The Supreme Court commuted the death sentence of first-time offender, convicted for the murder of his two siblings and nephew over a property dispute, saying that it is important to take into consideration not only the crime but also the criminal’s state of mind and his socio-economic conditions while handing down a sentence.
The accused was sentenced to death by the trial court on April 4, 2017, and the verdict confirmed by the high court. The accused challenged the high court order in the top court.
A bench comprising Justices L. Nageswara Rao, B.R. Gavai, and B.V. Nagarathna said: “From the judgment of the trial court as well as the High Court, it does not appear that the courts below have drawn a balance sheet of mitigating and aggravating circumstances.
“The trial court as well as the High Court has only taken into consideration the crime but have not taken into consideration the criminal, his state of mind, his socioeconomic background etc.”
The bench noted that the accused hails from a rural and economically poor background and there are no criminal antecedents.
“The appellant cannot be said to be a hardened criminal. This is the first offence committed by the appellant, no doubt, a heinous one. The certificate issued by the jail superintendent shows that the conduct of the appellant during incarceration has been satisfactory,” said Justice Gavai, who authored the judgment on behalf of the bench.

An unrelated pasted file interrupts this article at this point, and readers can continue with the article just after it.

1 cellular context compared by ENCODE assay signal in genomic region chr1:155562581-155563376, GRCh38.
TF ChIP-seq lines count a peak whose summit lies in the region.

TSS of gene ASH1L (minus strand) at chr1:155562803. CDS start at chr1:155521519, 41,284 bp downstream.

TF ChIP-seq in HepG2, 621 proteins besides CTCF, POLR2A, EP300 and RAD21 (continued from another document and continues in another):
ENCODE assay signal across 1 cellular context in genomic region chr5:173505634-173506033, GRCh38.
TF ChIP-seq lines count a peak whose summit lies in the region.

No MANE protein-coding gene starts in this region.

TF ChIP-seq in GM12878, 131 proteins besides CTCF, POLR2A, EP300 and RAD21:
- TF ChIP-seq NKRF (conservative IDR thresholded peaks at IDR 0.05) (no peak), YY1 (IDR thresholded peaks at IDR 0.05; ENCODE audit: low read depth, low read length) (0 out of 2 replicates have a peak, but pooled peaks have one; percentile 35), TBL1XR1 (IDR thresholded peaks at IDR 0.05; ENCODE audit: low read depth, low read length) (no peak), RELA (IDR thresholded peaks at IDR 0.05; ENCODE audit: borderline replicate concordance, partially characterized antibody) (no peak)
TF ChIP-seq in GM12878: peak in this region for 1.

The top court said it cannot be said that there is no possibility of the appellant being reformed and rehabilitated foreclosing the alternative option of a lesser sentence and making imposition of death sentence imperative.
Citing these reasons, the top court commuted the death sentence of the accused to 30 years imprisonment.
The bench added: “In view of the settled legal position, it is our bounden duty to take into consideration the probability of the accused being reformed and rehabilitated. It is also our duty to take into consideration not only the crime but also the criminal, his state of mind and his socio-economic conditions.”
The bench noted that the state government did not place on record any evidence to show that there is no possibility with respect to reformation or rehabilitation of the convict.
It pointed out that the trial court had convicted the appellant and imposed the death penalty on the very same day. “From the judgment of the trial court, it does not appear that the appellant was given a meaningful time and a real opportunity of hearing on the question of sentence,” said the bench.
Bhagchandra was convicted of killing his brothers – Thakur Das and Devki Prasad – and nephew Akhilesh, son of Devki Prasad, in October 2015. A case was registered at police station, Maharajpur.